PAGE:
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Hardware Miyoo A30 Review

A Game Boy Micro-Like Device With Some Rough Edges.
 
 

General Information

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While it hasn't been quite as prolific as its rival Anbernic when it comes to releasing new emulation handhelds, Miyoo has nonetheless become one of the more popular companies working in this space, largely down to the Miyoo Mini and Miyoo Mini Plus – two devices which found a lot of favour with retro gaming fans.

While those products tried to emulate the Game Boy form factor, the new Miyoo A30 takes aim at the Game Boy Micro, offering a pocket-friendly design which packs in a surprising range of control options.

However, it's launching at roughly the same time as the Anbernic RG28XX, a very similar device in terms of size, cost and power – so is it really worth a look, especially if you already own another Miyoo handheld? We're about to find out.

Miyoo A30 Review - Design & Display

Review: Miyoo A30 6
While comparisons with the Game Boy Micro are obvious, given the landscape form factor of the Miyoo A30, it's actually slightly larger than Nintendo's device. This isn't a bad thing, as it means it's more comfortable to use, has a bigger screen and offers more input options.

You've got a NES-style D-pad, Switch-style analogue stick and four face buttons, as well as four shoulder buttons on the top edge. Also on the top you'll find the USB-C port, volume rocker and 'Home' button (used to drop back to the main menu during gameplay), while the bottom edge only has the MicroSD card slot. The power button is located on the right-hand edge, and you have to hold it for quite a few seconds before the device boots up.

You'll note that there's no 3.5mm headphone jack; instead, the Miyoo A30 comes with a USB-C audio adapter which allows you to plug in your headphones. This means that you can't charge the device and listen via headphones at the same time, and it also means you've got an additional cable to keep track of. Thankfully, the A30 comes in a neat little carry pouch as standard, so keeping everything in the right place is fairly easy.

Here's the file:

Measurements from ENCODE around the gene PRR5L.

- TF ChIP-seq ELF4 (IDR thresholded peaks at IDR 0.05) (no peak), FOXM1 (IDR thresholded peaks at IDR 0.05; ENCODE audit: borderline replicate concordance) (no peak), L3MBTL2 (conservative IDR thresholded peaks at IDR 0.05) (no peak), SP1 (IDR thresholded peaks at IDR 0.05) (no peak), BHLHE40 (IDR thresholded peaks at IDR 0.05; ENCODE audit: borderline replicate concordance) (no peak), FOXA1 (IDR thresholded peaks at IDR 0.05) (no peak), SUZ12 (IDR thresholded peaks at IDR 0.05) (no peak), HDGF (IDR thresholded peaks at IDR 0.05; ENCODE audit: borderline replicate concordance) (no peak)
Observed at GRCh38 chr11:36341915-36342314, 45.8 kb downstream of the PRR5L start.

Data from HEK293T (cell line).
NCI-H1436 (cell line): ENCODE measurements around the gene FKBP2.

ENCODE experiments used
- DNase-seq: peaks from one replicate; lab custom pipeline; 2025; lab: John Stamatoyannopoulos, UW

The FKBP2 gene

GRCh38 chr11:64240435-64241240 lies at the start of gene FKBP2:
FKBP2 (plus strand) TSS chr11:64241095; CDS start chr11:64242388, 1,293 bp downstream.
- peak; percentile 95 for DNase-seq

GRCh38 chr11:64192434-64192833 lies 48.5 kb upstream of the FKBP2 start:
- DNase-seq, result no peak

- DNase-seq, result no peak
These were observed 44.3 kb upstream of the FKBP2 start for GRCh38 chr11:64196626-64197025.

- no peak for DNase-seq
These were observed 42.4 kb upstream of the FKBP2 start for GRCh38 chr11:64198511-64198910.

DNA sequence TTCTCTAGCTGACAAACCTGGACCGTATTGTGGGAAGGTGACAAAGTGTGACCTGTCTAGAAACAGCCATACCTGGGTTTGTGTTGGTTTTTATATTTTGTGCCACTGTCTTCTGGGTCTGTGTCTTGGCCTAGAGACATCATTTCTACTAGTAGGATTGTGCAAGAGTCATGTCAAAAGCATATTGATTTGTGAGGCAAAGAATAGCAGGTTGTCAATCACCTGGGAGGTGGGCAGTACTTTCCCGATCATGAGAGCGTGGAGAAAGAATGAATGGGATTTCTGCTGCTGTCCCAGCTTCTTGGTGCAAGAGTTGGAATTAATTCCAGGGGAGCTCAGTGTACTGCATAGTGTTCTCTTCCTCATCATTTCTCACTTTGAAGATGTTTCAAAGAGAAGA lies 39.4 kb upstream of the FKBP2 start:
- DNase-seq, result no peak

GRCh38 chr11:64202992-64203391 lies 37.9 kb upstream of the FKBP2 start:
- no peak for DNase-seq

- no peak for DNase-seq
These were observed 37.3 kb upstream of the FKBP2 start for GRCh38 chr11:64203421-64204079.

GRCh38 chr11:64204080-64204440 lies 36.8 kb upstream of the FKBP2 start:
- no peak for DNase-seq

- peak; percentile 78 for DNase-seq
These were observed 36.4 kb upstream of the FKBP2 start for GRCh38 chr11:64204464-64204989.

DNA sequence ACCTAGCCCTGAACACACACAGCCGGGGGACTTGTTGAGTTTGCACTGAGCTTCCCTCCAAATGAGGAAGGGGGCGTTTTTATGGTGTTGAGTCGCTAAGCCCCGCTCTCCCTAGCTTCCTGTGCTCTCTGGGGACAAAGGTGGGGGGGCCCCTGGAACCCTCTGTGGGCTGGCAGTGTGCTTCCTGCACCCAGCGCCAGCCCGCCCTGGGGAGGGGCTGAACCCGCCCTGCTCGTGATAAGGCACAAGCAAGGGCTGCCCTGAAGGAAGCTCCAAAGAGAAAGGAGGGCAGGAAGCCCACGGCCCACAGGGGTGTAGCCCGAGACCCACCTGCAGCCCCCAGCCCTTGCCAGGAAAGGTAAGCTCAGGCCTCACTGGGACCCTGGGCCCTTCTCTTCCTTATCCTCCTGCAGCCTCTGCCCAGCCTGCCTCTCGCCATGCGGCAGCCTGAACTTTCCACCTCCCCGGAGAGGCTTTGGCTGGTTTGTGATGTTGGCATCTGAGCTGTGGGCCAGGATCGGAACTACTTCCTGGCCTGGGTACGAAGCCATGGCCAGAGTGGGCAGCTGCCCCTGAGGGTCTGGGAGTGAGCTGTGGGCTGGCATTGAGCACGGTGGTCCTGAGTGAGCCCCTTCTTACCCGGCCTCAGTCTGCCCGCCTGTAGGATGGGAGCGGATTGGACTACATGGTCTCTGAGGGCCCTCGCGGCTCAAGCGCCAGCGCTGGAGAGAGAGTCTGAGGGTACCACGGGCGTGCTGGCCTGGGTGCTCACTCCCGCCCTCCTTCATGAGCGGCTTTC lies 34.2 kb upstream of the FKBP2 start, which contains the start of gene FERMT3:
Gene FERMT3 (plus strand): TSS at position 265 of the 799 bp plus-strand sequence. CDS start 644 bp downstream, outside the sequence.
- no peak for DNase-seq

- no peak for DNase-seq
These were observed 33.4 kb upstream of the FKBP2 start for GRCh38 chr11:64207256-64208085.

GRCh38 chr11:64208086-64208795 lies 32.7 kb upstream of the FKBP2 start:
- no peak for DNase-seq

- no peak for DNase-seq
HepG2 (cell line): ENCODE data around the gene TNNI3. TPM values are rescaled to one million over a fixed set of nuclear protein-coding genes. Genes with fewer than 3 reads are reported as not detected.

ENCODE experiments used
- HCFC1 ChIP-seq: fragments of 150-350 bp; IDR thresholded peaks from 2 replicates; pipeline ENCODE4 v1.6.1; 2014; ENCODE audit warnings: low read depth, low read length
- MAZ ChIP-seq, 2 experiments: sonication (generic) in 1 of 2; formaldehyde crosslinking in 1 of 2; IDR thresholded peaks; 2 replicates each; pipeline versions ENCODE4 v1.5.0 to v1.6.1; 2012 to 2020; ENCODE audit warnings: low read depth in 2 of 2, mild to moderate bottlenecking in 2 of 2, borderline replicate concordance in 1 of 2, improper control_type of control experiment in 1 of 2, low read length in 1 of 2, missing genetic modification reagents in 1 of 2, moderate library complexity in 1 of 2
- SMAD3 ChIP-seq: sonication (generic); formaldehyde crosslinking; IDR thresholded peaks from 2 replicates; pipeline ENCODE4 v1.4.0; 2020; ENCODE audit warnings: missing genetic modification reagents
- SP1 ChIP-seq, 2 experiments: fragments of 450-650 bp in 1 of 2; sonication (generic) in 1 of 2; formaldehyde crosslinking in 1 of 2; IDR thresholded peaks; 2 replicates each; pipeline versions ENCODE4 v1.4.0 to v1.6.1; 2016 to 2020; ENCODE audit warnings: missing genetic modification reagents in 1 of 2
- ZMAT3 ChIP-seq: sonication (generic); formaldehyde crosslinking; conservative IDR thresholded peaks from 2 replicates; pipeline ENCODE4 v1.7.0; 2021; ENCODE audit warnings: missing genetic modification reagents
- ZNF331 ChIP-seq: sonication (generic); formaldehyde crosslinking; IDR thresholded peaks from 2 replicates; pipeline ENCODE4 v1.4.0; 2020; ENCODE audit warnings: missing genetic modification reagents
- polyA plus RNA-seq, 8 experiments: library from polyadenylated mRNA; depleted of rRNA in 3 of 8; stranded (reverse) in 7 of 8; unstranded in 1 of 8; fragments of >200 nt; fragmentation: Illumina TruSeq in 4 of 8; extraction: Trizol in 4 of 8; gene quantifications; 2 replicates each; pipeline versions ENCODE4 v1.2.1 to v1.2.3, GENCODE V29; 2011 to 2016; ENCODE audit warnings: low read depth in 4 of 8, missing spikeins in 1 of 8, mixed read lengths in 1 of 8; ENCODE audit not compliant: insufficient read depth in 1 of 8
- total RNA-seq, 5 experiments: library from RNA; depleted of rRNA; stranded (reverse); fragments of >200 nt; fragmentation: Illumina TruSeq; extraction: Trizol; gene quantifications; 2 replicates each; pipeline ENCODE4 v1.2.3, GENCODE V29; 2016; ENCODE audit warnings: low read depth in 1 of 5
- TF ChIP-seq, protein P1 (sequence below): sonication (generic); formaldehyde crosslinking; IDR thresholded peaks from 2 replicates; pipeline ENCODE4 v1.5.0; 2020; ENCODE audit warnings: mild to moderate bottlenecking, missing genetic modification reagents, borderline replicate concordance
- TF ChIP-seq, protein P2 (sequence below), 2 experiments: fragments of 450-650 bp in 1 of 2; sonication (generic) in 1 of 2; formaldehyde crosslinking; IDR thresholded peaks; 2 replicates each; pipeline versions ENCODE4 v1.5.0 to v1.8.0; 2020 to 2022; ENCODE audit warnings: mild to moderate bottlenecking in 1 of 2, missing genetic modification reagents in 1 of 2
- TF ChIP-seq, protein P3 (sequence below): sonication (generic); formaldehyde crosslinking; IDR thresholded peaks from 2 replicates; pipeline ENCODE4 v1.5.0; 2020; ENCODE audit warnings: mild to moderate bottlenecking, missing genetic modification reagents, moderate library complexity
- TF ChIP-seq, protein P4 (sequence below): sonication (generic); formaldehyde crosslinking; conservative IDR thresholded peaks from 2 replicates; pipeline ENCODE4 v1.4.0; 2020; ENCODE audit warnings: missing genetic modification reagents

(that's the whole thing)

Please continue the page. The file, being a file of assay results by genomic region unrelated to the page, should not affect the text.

Review: Miyoo A30 6
Review: Miyoo A30 6
The Miyoo A30 sports an all-plastic design with a metal front plate, a design which is clearly referencing Nintendo's Famicom controllers. It feels solid enough and doesn't make any unpleasant crunching noises when gripped tightly, but still manages to somehow come across as a little cheap-feeling.

The analogue stick is a welcome addition and comes in useful when playing Dreamcast and N64 titles, but it's located a little too far down the face of the unit to be comfortable for prolonged use (and games for those platforms aren't always the A30's strong suit, which we'll come to shortly).

On the upside to this, Miyoo has sensibly placed the D-pad (the input you're almost certain to be using the most) in the perfect spot; it's just a shame that it feels a little mushier than the one seen on the Miyoo Mini Plus.